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March 22, 2017
in Blog, Car Accidents

Dangerous ice can cause a serious car accident and injuries

After the recent snowstorm, dangerous road conditions became an obstacle for travelers. However, there is another danger that can cause a serious car accident and subsequent injuries or fatalities. Pennsylvania officials have reminded motorists of laws regarding an often overlooked hazard.

One driver and two passengers were victims of a dangerous condition that can follow after any significant snow or ice event. The travelers were driving along an interstate when a sizable hunk of ice flew off of the tractor trailer that was traveling in the passing lane just ahead of their smaller sports car. The impact led to a severely damaged windshield and the occupants suffering various cuts to their upper bodies along with facial injuries.

Another motorist who witnessed the incident was able to avoid a serious collision herself after another ice chunk hit her automobile. Pennsylvania state police reiterated that there are laws in the state that stipulate all windows are to be clear of any snow, ice or other materials that can obstruct the driver’s vision or create other hazards. Moreover, if a serious or fatal accident can be attributed to a driver’s neglect in removing snow or ice, that driver may face monetary sanctions from the state of $1,000.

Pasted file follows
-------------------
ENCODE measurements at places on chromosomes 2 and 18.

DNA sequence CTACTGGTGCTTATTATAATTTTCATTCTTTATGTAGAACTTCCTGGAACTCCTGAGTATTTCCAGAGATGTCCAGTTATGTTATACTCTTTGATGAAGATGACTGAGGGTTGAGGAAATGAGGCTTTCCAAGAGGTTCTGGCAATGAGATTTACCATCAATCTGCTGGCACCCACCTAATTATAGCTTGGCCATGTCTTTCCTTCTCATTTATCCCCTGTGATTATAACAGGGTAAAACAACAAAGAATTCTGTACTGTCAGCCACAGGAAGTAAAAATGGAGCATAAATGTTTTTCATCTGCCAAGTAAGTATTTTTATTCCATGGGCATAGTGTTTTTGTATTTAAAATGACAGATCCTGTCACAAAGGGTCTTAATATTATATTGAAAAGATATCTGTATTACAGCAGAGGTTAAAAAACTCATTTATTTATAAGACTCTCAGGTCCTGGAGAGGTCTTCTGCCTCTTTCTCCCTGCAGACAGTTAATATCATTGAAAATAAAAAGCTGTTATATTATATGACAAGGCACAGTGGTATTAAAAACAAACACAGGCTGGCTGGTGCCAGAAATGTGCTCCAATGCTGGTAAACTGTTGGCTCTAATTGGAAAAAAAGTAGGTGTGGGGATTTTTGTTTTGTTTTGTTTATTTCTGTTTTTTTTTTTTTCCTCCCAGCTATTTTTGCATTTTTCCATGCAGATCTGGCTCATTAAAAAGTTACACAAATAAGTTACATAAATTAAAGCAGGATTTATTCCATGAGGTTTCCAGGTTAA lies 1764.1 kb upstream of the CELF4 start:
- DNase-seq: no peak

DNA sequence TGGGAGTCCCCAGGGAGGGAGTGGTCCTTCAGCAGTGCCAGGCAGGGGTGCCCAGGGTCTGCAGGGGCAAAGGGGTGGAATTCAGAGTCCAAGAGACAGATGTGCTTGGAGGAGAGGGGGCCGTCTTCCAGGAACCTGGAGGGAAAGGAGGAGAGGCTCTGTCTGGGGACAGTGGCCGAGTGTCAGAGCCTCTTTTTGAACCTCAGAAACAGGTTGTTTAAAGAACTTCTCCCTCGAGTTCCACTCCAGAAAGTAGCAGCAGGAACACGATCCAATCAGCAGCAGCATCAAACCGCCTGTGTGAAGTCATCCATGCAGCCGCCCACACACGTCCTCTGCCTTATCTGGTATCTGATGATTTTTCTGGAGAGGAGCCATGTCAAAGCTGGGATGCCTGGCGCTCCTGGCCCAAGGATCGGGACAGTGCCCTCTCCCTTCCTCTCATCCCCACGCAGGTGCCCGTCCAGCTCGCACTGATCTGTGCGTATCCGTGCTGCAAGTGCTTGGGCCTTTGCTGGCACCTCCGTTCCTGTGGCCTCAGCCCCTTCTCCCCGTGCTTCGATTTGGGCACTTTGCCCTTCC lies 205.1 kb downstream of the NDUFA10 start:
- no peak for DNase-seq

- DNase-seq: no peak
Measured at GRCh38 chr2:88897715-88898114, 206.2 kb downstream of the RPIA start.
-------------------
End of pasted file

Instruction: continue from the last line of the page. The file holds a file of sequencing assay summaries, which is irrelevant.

While the people in this car accident escaped without serious injury, the potential for a far worse accident should never be discounted, especially in hazardous weather or winter driving conditions. Snow and ice accumulations on a vehicle, regardless of size, creates a potentially life-threatening and property damage nightmare for the unlucky motorist that may be following behind these vehicles. Anyone who has suffered a serious injury or lost a loved one through the possibly negligent actions of another driver may seek to file a personal injury civil suit against the party deemed responsible for their wounds and resulting economic losses.

Source: CBS News, “This is why you should never drive with snow or ice on your car“, Jennifer Earl, March 17, 2017

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